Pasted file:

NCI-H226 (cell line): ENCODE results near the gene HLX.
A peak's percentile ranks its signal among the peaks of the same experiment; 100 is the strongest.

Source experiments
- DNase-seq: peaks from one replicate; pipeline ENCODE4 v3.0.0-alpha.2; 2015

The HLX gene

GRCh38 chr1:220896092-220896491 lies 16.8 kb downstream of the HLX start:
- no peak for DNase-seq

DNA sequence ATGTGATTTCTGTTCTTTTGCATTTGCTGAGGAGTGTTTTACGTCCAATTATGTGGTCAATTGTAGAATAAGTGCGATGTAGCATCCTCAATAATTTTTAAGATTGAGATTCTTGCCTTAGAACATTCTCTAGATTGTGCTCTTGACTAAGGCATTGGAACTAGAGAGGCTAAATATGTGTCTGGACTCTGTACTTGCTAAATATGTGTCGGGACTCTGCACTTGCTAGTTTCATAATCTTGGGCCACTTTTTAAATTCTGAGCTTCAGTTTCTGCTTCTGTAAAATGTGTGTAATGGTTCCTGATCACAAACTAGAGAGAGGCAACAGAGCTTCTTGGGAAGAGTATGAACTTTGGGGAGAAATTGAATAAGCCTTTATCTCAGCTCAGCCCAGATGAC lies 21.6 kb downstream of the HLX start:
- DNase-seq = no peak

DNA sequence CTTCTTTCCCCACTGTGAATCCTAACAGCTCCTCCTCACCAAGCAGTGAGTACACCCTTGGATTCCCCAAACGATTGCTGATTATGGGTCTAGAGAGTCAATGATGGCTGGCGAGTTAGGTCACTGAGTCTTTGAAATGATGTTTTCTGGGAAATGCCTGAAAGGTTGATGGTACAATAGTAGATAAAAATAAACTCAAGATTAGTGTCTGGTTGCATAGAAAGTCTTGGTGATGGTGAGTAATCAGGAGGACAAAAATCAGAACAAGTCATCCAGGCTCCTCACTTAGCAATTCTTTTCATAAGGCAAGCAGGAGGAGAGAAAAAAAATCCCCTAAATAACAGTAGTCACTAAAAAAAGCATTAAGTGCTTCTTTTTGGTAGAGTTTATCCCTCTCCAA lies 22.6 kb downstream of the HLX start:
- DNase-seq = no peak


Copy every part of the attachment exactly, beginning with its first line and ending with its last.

NCI-H226 (cell line): ENCODE results near the gene HLX.
A peak's percentile ranks its signal among the peaks of the same experiment; 100 is the strongest.

Source experiments
- DNase-seq: peaks from one replicate; pipeline ENCODE4 v3.0.0-alpha.2; 2015

The HLX gene

GRCh38 chr1:220896092-220896491 lies 16.8 kb downstream of the HLX start:
- no peak for DNase-seq

DNA sequence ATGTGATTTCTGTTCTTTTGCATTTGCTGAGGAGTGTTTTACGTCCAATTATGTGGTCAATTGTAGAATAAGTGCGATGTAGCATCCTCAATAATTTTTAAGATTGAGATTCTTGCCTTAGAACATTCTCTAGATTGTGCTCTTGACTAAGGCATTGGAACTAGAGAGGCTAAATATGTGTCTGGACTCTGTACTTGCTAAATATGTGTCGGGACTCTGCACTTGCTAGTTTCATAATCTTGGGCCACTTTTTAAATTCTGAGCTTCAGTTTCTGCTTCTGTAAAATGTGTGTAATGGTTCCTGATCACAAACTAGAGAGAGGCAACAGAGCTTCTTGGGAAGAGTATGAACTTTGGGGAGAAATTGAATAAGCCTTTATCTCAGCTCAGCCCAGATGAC lies 21.6 kb downstream of the HLX start:
- DNase-seq = no peak

DNA sequence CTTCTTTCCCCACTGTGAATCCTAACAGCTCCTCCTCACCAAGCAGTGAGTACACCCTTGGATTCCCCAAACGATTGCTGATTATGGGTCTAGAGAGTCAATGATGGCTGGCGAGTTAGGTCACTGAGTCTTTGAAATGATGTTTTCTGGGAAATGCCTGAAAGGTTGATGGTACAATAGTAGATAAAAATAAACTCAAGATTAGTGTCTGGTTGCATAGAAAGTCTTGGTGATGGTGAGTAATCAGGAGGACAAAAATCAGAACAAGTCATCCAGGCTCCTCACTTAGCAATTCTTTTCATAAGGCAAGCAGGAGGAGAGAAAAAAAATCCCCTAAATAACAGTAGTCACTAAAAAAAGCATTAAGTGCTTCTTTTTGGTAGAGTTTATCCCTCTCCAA lies 22.6 kb downstream of the HLX start:
- DNase-seq = no peak